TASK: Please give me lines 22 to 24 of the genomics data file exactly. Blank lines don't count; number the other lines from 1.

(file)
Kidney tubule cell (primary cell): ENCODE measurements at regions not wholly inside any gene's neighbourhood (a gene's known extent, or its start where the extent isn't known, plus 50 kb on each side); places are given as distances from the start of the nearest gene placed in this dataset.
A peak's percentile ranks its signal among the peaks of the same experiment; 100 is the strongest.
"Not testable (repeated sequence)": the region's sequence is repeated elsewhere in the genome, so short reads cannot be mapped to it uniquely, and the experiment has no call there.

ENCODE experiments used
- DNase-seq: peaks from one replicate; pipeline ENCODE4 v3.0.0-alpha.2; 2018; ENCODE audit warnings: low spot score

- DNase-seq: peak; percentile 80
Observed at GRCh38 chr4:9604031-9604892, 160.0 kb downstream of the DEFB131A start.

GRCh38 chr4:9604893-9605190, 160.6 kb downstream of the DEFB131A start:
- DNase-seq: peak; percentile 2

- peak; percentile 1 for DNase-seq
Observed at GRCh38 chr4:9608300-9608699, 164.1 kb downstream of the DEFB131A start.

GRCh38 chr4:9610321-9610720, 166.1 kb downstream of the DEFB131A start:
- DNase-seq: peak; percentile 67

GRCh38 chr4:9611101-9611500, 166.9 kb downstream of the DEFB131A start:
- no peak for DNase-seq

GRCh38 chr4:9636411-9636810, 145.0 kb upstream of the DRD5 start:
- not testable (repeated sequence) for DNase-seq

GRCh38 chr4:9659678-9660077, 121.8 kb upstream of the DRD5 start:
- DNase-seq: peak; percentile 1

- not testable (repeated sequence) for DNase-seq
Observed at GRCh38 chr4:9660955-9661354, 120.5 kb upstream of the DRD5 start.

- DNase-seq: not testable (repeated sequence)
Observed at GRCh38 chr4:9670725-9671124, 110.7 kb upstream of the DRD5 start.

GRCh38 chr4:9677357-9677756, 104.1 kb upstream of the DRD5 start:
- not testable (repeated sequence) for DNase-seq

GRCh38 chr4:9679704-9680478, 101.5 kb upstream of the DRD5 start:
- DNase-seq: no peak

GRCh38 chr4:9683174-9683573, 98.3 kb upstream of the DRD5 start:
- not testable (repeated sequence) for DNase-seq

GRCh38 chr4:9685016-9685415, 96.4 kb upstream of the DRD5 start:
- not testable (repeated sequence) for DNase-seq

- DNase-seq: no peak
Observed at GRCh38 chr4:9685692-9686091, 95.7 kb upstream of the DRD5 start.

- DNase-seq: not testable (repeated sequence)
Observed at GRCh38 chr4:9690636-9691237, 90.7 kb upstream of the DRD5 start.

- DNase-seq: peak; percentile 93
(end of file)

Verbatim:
- DNase-seq: not testable (repeated sequence)
Observed at GRCh38 chr4:9670725-9671124, 110.7 kb upstream of the DRD5 start.

GRCh38 chr4:9677357-9677756, 104.1 kb upstream of the DRD5 start: